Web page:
Witness to the Indie Explosion

Spike, Mike, Slackers & Dykes

Apr. 26, 2014
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Earlier this year, while reading a biography of director Paul Thomas Anderson (Magnolia), it struck me: the indie film explosion that brought Anderson, Quentin Tarantino and Steven Soderbergh to the fore is already history—a period that can be bracketed for convenience with start and end dates.

The thought kept returning as I read the newly released paperback edition of one of that historical period’s key eyewitness accounts, John Pierson’s Spike, Mike, Slackers & Dykes (University of Texas Press). Pierson was a producer, agent and mentor-buddy to the filmmakers he chronicled in the ‘90s, and if he was trying to make a buck, he also seemed, like the old-time Hollywood moguls, to love the business he was in for its own sake rather than just the profits.

Needless to add, Pierson is a player on virtually every page of Spike, a lively and highly personal account that begins by reminding readers of what was already thriving before 1989, the year indies broke big with Soderbergh’s sex, lies, and videotape. Pierson and many of his colleagues came from the rich subculture of film appreciation that grew on college campuses in the ‘60s and ‘70s. He was not the only devotee of L’Aventura to find his way into distributing and exhibiting European art house as well as non-Hollywood American productions, including but not limited to the Russ Meyers-John Walters midnight crowd.

During the ’80, before anyone had heard of Spike Lee, much less Tarantino, adventurous moviegoers could find excellent independent features such as John Sayles’ Brother from Another Planet, Paul Bartel’s Eating Raoul and Louis Malle’s My Dinner with Andre. Blockbusters had seized the high ground, but in the shadow of Hollywood filmmakers with other aesthetics continued to work. Jim Jarmusch’s Stranger than Paradise (1984) was a milestone,” identifiably European and quintessentially American at the same time,” and cast with people who inhabited “characters not unlike their everyday personalities.” Jarmusch moonlighted in punk rock bands while attending NYU’s film school. Like punk, Jarmusch maintained, underground film “wasn’t about virtuosity. It was about having something to say with feeling.” Pierson adds that, as is almost inevitable, “Jim developed deft filmmaking skills” over time.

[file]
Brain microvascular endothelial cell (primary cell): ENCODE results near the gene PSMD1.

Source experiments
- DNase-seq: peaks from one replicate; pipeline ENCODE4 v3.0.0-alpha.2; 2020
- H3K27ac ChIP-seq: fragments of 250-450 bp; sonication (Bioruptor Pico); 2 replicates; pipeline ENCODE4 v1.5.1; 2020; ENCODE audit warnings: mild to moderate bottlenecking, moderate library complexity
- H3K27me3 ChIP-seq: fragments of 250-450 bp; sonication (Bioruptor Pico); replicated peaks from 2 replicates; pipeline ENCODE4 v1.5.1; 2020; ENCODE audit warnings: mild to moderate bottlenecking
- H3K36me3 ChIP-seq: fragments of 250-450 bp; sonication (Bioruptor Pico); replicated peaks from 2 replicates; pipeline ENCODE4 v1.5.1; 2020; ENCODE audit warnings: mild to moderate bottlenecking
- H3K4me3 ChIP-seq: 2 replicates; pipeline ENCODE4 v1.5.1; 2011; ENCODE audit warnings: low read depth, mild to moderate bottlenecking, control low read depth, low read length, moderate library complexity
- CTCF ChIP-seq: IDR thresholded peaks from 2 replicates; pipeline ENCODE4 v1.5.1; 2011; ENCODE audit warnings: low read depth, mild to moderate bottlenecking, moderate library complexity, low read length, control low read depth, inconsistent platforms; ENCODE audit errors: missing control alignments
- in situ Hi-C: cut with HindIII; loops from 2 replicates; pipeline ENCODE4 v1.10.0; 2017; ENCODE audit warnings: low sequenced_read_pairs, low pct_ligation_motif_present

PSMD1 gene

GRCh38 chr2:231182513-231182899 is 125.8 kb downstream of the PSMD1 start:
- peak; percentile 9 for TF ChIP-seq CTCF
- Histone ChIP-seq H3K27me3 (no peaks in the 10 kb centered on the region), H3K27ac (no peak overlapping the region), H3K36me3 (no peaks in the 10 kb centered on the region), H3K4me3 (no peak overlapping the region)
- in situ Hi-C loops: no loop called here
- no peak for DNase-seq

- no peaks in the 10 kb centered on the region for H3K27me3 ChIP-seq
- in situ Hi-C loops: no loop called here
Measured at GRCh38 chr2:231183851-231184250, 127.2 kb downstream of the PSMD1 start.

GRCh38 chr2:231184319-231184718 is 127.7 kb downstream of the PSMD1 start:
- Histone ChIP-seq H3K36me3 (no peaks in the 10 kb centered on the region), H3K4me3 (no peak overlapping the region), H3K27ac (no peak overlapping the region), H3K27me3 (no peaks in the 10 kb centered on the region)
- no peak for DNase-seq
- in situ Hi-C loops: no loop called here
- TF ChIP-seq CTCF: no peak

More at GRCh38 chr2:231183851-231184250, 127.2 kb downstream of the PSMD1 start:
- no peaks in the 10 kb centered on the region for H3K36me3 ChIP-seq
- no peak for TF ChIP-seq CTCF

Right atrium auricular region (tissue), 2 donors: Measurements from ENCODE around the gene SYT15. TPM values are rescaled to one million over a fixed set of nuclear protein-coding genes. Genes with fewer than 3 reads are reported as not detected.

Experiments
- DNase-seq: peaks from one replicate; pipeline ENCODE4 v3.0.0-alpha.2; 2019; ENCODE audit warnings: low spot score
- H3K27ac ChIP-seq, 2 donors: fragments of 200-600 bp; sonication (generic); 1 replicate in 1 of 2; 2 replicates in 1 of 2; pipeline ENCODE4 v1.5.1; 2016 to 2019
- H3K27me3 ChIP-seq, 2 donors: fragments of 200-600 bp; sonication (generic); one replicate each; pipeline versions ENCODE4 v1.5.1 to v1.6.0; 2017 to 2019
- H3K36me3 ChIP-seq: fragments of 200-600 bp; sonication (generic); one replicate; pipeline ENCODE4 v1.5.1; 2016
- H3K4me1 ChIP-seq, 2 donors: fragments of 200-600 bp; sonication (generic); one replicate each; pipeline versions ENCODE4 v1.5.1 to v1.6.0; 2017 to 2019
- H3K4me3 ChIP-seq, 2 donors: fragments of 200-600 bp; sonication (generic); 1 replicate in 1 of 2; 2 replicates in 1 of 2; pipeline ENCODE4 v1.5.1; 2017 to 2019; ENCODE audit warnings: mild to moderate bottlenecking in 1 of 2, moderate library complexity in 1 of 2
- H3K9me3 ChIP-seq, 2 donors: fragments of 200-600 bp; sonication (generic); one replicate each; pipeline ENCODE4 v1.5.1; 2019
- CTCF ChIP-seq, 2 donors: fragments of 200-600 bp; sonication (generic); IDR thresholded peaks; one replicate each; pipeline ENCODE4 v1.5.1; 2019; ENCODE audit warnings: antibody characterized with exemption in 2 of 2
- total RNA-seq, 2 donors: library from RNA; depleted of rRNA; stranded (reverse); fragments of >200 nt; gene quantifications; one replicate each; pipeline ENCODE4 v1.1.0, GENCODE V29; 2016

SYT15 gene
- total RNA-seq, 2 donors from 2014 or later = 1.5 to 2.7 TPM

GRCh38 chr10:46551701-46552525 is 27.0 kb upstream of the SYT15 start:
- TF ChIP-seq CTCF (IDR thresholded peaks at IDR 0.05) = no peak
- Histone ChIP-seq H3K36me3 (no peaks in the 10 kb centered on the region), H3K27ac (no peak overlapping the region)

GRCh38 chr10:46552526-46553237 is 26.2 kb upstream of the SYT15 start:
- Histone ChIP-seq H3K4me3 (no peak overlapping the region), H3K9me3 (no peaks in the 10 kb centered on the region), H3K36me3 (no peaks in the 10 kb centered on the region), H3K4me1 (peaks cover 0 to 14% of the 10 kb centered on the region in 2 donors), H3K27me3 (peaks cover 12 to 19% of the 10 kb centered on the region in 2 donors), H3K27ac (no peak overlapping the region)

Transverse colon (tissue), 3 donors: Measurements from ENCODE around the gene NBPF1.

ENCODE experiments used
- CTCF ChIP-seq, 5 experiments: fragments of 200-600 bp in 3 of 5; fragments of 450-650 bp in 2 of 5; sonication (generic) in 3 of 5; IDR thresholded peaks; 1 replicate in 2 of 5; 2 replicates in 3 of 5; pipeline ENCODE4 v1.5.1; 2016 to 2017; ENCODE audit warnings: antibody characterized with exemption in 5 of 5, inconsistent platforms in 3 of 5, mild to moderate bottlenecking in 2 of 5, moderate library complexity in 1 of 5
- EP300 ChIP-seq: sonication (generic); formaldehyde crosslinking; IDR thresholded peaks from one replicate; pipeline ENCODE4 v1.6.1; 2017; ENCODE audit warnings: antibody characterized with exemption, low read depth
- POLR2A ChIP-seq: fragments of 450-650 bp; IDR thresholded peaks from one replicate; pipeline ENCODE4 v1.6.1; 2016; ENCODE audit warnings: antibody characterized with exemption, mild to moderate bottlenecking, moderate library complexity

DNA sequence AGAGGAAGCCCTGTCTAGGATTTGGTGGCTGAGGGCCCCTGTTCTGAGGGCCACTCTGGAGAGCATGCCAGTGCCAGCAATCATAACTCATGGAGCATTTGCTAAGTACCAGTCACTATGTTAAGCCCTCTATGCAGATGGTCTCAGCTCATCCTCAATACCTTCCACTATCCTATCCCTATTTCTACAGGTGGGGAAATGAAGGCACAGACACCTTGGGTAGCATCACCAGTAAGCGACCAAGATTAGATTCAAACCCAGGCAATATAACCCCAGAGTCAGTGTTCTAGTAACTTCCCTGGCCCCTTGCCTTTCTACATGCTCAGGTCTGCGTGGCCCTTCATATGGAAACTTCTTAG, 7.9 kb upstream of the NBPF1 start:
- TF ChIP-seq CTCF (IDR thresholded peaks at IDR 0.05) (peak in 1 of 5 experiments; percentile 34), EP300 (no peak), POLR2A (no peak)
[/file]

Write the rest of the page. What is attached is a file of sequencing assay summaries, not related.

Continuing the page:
Then along came Spike Lee’s groundbreaking She’s Got to Have It (1986), and next, Soderbergh’s sex, lies, and videotape (1989), which opened Hollywood’s eyes to the possibility of fostering a commercially viable alternative to big studio commercialism.

Pierson inserts a running conversation with director Kevin Smith (Clerks) through the book. The cheeky discussion brings up at least one important item—how the home video revolution of the early ‘80s largely supplanted the movie house culture that sustained Pierson and his cohort, and plausibly had a deep effect on the way an emerging generation of filmmakers conceived their work.


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